Thus, I don’t play nice with such people. If you say you support someone else doing me harm – you, in my mind, are saying harm should be done to me. If you help propel ideas to prominence that only propel to prominence because people like you help them get that way, you are the one making the concept actionable.

I still hold the statist or the theist responsible for promoting bad ideas and will challenge them regularly on the falsity, absurdity and profaneness of those ideas, but it is the individual that ‘believes’ the bullshit that I hold the MOST responsible for it’s existence!

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The following is an example of an extreme allegorical situation. In that it is an extreme, it serves only as an example scenario to examine a moral premise under more contrasting circumstances.

Imagine you are taken captive by a group of thugs. You are with someone you truly care about deeply and someone who is just a good friend. One of the more sadistic of the thugs tells his comrades to hold you at gun point and to shoot any of you if you ‘try anything funny’.
He somehow managed to figure out that you were closer to one of the people you were with than you were to the other, so he grabs the person you care deeply about and holds his gun to their head. He then reaches down to his belt with his other hand and pulls his knife out of it’s sheath and throws it to your feet. Then he commands you to slit your good friend’s throat or he is going to shoot the person you care deeply about in the head.

What made me bring this up was a combination of a number of people around me arguing in favor of pragmatic decisions combined with a quote I had on my facebook some time back:

“I have learned that I have it in me to be a prick to people who earn that treatment and deserve it, but I do not have it in me to do the ‘wrong’ thing regardless of what someone else does.”

I left the above scenario intentionally unqualified for the most part, but assuming you are well overpowered and doing anything other than what you are told is going to end up in at least the person you care about being shot in the head, and resisting or trying to fight back may well result in all of you ending up dead.

Do you pick up the knife and cut the throat of your friend?  What about if it was someone you didn’t even know well? Would that (or should it even?) make a difference in your decision?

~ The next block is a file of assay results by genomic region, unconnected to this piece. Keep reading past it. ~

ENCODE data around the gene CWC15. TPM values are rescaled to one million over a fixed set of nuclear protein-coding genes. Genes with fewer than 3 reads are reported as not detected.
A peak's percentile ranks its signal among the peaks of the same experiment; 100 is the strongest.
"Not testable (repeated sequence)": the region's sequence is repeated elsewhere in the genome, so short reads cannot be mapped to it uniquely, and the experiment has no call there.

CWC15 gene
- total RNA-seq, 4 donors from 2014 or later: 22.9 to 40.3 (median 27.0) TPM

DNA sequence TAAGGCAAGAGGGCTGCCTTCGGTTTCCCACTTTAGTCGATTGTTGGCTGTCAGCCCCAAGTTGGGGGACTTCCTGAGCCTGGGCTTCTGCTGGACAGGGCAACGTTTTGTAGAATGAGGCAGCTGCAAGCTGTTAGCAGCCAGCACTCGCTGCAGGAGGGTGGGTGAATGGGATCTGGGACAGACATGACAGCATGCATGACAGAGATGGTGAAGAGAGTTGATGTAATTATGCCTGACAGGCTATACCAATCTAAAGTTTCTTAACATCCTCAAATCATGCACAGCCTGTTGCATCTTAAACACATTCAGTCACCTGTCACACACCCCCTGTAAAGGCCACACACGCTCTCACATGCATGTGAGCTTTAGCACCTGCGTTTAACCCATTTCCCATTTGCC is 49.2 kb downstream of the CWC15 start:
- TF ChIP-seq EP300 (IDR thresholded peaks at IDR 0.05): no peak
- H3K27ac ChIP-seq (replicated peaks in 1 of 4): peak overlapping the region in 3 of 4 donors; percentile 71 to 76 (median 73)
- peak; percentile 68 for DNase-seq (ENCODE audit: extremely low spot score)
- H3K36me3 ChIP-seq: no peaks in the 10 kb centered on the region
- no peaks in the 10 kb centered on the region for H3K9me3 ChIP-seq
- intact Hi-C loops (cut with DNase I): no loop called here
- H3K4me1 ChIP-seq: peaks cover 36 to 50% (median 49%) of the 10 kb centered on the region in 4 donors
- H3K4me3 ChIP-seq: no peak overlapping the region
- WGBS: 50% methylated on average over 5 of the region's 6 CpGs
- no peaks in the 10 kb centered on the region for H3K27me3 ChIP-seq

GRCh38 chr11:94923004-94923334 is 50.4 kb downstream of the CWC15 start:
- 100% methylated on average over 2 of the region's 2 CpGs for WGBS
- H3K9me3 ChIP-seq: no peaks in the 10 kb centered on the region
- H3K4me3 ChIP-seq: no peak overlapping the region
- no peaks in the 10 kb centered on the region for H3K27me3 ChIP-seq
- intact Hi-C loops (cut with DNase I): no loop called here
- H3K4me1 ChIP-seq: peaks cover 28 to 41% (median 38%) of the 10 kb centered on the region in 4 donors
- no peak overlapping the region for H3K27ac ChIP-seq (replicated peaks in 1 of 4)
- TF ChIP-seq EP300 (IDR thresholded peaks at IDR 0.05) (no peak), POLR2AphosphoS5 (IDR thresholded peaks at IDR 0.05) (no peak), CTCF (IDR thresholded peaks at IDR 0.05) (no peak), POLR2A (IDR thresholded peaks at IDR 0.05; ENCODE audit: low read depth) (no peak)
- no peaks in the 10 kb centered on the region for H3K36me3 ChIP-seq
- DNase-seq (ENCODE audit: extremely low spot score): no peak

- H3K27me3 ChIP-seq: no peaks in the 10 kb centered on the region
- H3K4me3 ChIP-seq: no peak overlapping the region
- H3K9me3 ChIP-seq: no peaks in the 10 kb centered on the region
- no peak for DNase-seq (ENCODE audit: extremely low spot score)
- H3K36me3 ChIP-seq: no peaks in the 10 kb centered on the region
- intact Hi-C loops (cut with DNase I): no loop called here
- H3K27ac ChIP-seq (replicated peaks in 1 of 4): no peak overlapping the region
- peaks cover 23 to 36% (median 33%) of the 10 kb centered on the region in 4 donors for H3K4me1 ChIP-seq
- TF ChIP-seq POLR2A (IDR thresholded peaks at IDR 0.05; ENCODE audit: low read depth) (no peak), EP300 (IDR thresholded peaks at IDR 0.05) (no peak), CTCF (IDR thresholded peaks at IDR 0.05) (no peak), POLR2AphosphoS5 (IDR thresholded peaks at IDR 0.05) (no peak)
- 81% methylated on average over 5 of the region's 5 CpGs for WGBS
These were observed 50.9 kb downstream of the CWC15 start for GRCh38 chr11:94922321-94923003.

Sometimes using an ‘extreme’ scenario puts things in better focus by drawing the contrasts more vividly between moral rights, moral wrongs, causes and effects. Let’s examine some of the things that are either specified, apparent or implied by this scenario.

  1. Regardless what you do or don’t do, you are being commanded to take a given course of action by someone who is a sadistic thug
  2. This thug wants you to kill someone, something you (should) know is morally wrong
  3. The thug is counting on you to follow his orders because he is holding something you care about ‘more’ hostage to get you to do harm to something you care less about, presumably for his own amusement.

The other thing that made me think of posting this scenario was a quote someone posted today from John Galt’s radio broadcast from the Ayn Rand book, Atlas Shrugged:

“Now that you know the truth about your world, stop supporting your own destroyers. The evil of the world is made possible by nothing but the sanction you give it. Withdraw your sanction. Withdraw your support. Do not try to live on your enemies’ terms or to win at a game where they’re setting the rules. Do not seek the favor of those who enslaved you…theirs is a system of white blackmail devised to bleed you not by means of your sins but by means of your love for existence.” – John Galt [from Ayn Rand’s Atlas Shrugged]